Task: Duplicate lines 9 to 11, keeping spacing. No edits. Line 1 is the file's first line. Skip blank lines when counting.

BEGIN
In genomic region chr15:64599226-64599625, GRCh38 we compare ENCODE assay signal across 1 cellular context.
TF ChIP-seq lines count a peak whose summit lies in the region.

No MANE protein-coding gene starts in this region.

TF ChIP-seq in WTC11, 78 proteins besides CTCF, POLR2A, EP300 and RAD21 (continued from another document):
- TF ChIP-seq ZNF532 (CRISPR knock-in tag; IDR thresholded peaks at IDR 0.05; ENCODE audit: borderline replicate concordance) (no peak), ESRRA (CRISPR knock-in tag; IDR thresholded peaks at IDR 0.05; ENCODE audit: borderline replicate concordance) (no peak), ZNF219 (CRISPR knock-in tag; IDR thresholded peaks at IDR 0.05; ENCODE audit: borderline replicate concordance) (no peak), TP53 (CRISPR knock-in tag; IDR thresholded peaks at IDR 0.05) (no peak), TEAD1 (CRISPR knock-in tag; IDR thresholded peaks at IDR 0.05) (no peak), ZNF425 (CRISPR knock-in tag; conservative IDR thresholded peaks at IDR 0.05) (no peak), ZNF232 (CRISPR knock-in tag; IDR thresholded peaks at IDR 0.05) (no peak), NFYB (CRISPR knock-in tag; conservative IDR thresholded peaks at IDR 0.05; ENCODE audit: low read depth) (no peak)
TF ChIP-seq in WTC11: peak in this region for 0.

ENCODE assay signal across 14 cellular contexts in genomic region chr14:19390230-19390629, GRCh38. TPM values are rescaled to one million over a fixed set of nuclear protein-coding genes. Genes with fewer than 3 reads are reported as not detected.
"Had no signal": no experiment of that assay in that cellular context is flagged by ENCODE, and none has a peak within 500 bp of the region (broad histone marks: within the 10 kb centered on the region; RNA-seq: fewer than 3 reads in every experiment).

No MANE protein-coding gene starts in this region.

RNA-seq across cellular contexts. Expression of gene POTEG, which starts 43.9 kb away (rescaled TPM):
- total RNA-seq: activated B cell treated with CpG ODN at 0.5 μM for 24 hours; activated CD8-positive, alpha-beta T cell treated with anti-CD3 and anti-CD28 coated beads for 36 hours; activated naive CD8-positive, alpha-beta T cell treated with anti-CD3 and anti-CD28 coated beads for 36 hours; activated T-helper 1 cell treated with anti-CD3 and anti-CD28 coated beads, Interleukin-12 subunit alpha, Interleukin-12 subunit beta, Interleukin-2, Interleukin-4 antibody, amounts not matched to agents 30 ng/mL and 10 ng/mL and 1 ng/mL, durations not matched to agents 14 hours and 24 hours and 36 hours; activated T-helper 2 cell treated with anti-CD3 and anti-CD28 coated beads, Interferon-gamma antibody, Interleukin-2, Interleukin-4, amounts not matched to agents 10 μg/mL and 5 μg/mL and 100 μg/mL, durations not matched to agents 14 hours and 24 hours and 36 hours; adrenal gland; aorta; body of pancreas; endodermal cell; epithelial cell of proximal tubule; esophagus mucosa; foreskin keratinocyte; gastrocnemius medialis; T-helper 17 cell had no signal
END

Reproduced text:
No MANE protein-coding gene starts in this region.

RNA-seq across cellular contexts. Expression of gene POTEG, which starts 43.9 kb away (rescaled TPM):
- total RNA-seq: activated B cell treated with CpG ODN at 0.5 μM for 24 hours; activated CD8-positive, alpha-beta T cell treated with anti-CD3 and anti-CD28 coated beads for 36 hours; activated naive CD8-positive, alpha-beta T cell treated with anti-CD3 and anti-CD28 coated beads for 36 hours; activated T-helper 1 cell treated with anti-CD3 and anti-CD28 coated beads, Interleukin-12 subunit alpha, Interleukin-12 subunit beta, Interleukin-2, Interleukin-4 antibody, amounts not matched to agents 30 ng/mL and 10 ng/mL and 1 ng/mL, durations not matched to agents 14 hours and 24 hours and 36 hours; activated T-helper 2 cell treated with anti-CD3 and anti-CD28 coated beads, Interferon-gamma antibody, Interleukin-2, Interleukin-4, amounts not matched to agents 10 μg/mL and 5 μg/mL and 100 μg/mL, durations not matched to agents 14 hours and 24 hours and 36 hours; adrenal gland; aorta; body of pancreas; endodermal cell; epithelial cell of proximal tubule; esophagus mucosa; foreskin keratinocyte; gastrocnemius medialis; T-helper 17 cell had no signal